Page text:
10 Ways to Have That Snack and Lose Weight
By Elaine Magee, MPH, RD
Reviewed By Kathleen Zelman, MPH, RD, LD
Got cookies? How about chips? Chips, cookies, ice cream, candy bars, and crackers are the most popular snack foods. It comes as no surprise that they are generally our higher calorie, higher fat or sugar snack choices.
Do you feel guilty when you get a snack attack? You are not alone. Snacking has gotten a bad rap in the past but it isn't the act of snacking that gets us into trouble, it's the type of foods we tend to snack on that quickly puts us into fat and calorie overload.
Actually, eating smaller, more frequent meals/snacks can be particularly helpful. Small meals/snacks eaten about every 2 1/2 to 3 hours tend to translate into more stable blood sugars throughout the day. When you graze instead of gorge, you avoid extreme hunger and tend not to overeat at any one meal.
Our 2 Biggest Snack Mistakes
To snack and lose weight, it's important to choose snacks that:
The Snack Attack Plan
So, let's make a new Snack Attack Plan, shall we? To do this, we don't necessarily need to trade all of our Chips Ahoys in for carrot sticks or our carton of ice cream for a carton of yogurt. We can start by making smarter snack choices most of the time. Here are my 10 tips on how you can do this each day:
Tip 1: Soluble Fiber to The Rescue!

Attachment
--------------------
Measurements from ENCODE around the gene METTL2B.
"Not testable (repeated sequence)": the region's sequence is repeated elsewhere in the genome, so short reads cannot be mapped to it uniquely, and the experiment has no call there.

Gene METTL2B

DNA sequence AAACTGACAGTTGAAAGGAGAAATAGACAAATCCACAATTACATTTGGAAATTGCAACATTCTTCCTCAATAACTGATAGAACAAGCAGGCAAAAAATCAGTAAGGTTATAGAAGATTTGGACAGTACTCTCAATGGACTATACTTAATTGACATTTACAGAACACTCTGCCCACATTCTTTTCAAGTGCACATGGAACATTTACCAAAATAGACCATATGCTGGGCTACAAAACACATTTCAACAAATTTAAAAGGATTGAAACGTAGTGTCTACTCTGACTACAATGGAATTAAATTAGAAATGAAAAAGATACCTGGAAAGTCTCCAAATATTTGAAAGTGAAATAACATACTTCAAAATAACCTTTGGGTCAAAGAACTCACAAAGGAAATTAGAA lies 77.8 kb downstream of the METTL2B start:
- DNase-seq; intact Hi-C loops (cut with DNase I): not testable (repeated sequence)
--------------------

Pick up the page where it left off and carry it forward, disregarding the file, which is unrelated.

Foods rich in soluble fiber make for great snacks because soluble fiber leaves the stomach slowly, encouraging better blood sugars and making you feel satisfied longer. Here are some possible snack ingredients that are high in soluble fiber:
"We don't necessarily need to trade all of our Chips Ahoys in for carrot sticks or our carton of ice cream for a carton of yogurt. We can start by making smarter snack choices most of the time."
Tip 2: Eat Slow-Release Snack Foods
The following foods, even in large amounts and if eaten alone, are not likely to result in a big rise in blood sugar. (Remember, we don't want food to hit your blood stream quickly, otherwise you're just going to feel hungry again shortly after.)
These are based on the American Journal of Nutrition's international table of glycemic index and glycemic load values. (Glycemic load considers the glycemic index of a food and the grams of carbohydrate that a reasonable serving size of that particular food contains)
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